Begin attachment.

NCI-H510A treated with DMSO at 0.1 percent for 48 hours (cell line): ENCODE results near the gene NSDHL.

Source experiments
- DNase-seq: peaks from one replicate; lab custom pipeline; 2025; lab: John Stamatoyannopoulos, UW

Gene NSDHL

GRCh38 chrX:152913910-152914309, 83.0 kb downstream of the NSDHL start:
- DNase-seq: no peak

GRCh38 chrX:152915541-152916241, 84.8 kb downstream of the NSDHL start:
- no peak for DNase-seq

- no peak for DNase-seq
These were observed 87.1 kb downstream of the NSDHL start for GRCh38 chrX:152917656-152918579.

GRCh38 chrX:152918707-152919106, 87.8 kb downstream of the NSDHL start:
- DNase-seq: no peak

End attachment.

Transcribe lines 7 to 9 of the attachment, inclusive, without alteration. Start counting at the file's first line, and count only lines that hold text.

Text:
GRCh38 chrX:152915541-152916241, 84.8 kb downstream of the NSDHL start:
- no peak for DNase-seq

- no peak for DNase-seq